Water@Wayne Seminar: "Working Down the Redfield Ratio: The Past, Present, and Future of Wastewater Treatment"
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Detroit, MI 48202
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The Office of the Vice President for Research is pleased to host the next Water@Wayne seminar on Thursday, January 30, 2020 from 2:30 p.m. to 3:30 p.m. in the College of Engineering, room 1520. The seminar is free and open to the public; registration is requested.
The Water@Wayne seminar series presents, "Working Down the Redfield Ratio: The Past, Present, and Future of Wastewater Treatment," with guest speaker Dr. John W. Norton, Jr., PhD, PE, Director of Energy, Research, and Innovation, Great Lakes Water Authority.
The Great Lakes Water Authority (GLWA)produces almost 40% of the water and treats almost 30% of the wastewater for the State of Michigan. Dr. Norton coordinates the energy, research, and innovation teams for GLWA. He has been an invited speaker on water and energy systems at Harvard, Northwestern, UCLA, University of Michigan, Columbia, the Incheon, South Korea regional government, along with more than 45 other universities and regional governments around the world. Dr. Norton has a PhD in civil and environmental engineering from the University of Michigan, Ann Arbor.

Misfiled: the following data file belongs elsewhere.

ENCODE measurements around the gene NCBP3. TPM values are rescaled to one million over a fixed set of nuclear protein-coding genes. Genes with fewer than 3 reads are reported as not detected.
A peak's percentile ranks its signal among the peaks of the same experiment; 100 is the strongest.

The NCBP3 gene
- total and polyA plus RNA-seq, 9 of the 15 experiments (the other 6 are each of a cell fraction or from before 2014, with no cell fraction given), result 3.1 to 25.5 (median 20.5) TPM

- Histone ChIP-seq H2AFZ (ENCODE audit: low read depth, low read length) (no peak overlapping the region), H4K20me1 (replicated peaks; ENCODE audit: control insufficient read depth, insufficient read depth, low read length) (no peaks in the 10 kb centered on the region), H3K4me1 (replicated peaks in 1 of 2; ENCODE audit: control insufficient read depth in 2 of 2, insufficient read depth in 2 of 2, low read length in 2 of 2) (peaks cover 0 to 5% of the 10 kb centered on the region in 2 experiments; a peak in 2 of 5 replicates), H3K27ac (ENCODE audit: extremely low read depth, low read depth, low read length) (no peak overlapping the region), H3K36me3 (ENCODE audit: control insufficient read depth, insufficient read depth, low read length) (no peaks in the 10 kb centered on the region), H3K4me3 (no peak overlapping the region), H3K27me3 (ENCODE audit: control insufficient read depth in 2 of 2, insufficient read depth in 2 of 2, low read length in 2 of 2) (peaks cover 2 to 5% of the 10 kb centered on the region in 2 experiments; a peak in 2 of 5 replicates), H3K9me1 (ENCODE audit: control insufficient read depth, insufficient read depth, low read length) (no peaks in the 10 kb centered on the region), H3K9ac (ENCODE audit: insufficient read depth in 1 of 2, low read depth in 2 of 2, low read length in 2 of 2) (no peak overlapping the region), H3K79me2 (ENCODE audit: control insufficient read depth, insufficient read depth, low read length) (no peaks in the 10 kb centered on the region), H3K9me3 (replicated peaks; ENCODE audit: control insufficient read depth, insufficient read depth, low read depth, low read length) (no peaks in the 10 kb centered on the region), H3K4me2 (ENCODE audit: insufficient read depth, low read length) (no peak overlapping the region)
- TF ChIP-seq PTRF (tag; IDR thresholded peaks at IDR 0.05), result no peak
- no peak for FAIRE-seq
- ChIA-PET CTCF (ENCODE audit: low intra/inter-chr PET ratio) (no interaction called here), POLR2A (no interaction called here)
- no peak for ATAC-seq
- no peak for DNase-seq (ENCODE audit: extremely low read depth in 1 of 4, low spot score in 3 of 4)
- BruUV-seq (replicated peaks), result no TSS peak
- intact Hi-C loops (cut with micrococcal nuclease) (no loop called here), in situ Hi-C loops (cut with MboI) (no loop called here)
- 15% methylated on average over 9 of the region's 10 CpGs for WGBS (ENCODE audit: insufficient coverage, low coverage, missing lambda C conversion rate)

The Redfield ratio describes the relative fractions of carbon, nitrogen, phosphorus, and other elements in typical microbial systems. The typical ratio is something along the lines of 115:15:1, respectively, for carbon, nitrogen, and phosphorus. One hundred and fifty years ago the wastewater treatment focus was on carbon because of it’s impact on aqueous oxygen concentration. About 75 years ago wastewater treatment began an additional focus on nitrogen due to ammonia toxicity. In the past 15 to 20 years the water sector focus grew to include phosphorus removal due to its role as a trace nutrient in water systems. An evaluation of the typical Redfield ratio elemental concentrations shows the next few elements after phosphorus are zinc, iron, sulfur, and other elements that are not significantly limited within water systems. Essentially, phosphorus is the end of the “growth-limiting” elemental nutrients found within typical wastewater flows. We are now starting to see the increasing treatment focus of specific compounds and classes of chemical constituents driving the regulatory environment, e.g., PFAS, endocrine disruptors, microplastics, and so forth. The rise of these compounds as regulatory drivers will have significant implications on wastewater collection and treatment. The future may see specific treatment technologies used to address specific compounds or co-located “higher cost” treatment processes adjacent to specific contaminant sources. The goal then will be to find the optimal mix of technologies that address and provide as many ancillary treatment benefits as possible to minimize overall costs. This talk will describe these scientific and regulatory drivers, the nature of the emerging new contaminants, and the potential for new treatment regimes to address these issues.